Bush's Sleights of Hand

The Progressive magazine , July 2003

George Bush's new tax law is one of the most brazen redistributions of income to the wealthy that this nation has ever seen. Bush sold it with unsurpassed gimmickry and the smarmy disregard for truth that so characterizes his Administration.

When he signed the Jobs and Growth Tax Reconciliation Act of 2003, Bush said, "Today, we are taking essential action to strengthen the American economy." But his tax plan threatens the long-term health of the economy. He talked about how his plan would help working people, families with children, and seniors, but he didn't state the obvious fact: that the rich would make out like bandits because of the reduction in the taxes on dividends and capital gains.

In the next four years, the top 1 percent of Americans-those making $337,000 a year or more-will get, on average, tax breaks worth $103,899, according to Citizens for Tax Justice.

The bottom 20 percent-those making under $ 16,000-will get all of $45 over the four-year period.

The next 20 percent-those between $16,000 and $28,000-will get a total of $299.

The next quintile-those between $28,000 and $45,000-will get $811.

This 60 percent of the population will get only 8.5 ) percent of the tax benefits, whereas the top 1 percent will reap 38.9 percent.

And this tax package will not help all Americans: More than one-third of U.S. households won't get any tax break whatsoever, and more than one-half of U.S. households will get less than $ 100, according to the Tax Policy Center. Households in the bottom 20 percent will get an average tax cut of $ 1, the group estimates.

Bush misled the American people by exploiting the word "average" when he described the benefits of his plan. "Ninety-one million taxpayers will receive, on average, a tax cut of $1,126," he said. But since averages throw in the benefits that the richest will receive with everyone else's, Bush's statistic is almost meaningless. Actually, "83 percent of households will get less than the average amount cited by the Administration," the Center on Budget and Policy Priorities found.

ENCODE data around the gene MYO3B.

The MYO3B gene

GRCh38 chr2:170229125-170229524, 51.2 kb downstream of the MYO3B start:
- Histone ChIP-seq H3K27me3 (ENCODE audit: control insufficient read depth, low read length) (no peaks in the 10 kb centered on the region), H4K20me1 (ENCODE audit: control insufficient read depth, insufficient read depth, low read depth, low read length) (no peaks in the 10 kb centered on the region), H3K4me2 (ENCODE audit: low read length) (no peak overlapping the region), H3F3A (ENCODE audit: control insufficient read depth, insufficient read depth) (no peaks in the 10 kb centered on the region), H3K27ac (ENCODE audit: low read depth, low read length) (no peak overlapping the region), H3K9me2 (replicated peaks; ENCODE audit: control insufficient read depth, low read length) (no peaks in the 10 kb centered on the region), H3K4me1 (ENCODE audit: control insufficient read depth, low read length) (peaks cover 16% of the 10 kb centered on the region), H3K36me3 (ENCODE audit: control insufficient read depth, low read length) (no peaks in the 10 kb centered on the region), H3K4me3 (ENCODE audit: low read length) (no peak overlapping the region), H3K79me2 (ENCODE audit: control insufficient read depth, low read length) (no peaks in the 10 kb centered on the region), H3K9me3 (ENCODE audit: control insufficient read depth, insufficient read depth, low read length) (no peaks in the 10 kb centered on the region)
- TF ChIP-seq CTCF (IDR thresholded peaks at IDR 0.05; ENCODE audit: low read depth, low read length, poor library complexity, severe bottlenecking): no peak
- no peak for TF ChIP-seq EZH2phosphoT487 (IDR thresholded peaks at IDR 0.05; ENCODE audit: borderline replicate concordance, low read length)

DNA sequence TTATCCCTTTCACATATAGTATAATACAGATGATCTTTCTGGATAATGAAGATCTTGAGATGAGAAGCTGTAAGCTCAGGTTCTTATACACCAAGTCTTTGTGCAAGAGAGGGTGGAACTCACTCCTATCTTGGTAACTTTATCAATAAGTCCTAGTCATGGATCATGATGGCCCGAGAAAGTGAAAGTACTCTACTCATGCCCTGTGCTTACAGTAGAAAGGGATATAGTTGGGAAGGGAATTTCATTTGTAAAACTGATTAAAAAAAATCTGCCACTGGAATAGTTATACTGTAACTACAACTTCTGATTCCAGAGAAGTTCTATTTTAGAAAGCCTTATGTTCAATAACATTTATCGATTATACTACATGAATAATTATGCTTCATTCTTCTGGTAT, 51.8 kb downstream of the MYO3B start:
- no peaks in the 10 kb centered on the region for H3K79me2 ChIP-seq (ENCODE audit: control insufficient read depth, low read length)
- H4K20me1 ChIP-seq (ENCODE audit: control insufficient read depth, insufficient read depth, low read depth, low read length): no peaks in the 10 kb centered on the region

Then there's Bush's claim to be helping single moms. Here's what he said: "Altogether, thirty-four million families with children, including six million single moms, will receive an average tax cut of $1,549." According to the center, "For single women with children, 58 percent will receive less than $100, and a majority will receive no benefit whatsoever from the package."

Only after Congress passed the bill did the full dimensions of its class bias become known. "The final agreement is, in fact, tilted against lower income working families with children," says the Center on Budget and Policy Priorities. The bill "accelerates all of the child tax credit and marriage penalty relief provisions for the 2001 tax-cut legislation that benefit middle and upper income families, while failing to accelerate either" for low and moderate income working families.

Look at the child credit. Bush, Dick Cheney, and the GOP leaders in Congress aced out poor families from receiving a child credit. Democrats wanted every family to get a child credit. But the Republicans not only refused to give a child credit to those earning less than $10,500 (who weren't receiving such a credit before, because they earn too little to pay income taxes), they also prevented those earning between $10,500 and about $26,625 from getting a bump in their credit.

Most middle class families had been getting a $600 child credit and will now get a $1,000 child credit. But the poorest families will get no benefit at all, and the next group will be eligible for only $600 at most.

Why? Because at the last minute, the Republicans who hammered out the final draft of the legislation decided to freeze those families making between $10,500 and about $26,625. By stiffing this group, Republicans saved $3.5 billion out of a package that ended up at $350 billion. As a result, more than six million families, including twelve million children, lost out.

So there you have it. They couldn't squeeze out a measly ] percent more for needy families because they were so intent on rewarding the unneedy.

"I guess this shows us what our priorities are," Senator Blanche Lincoln, Democrat of Arkansas, told The New York Times.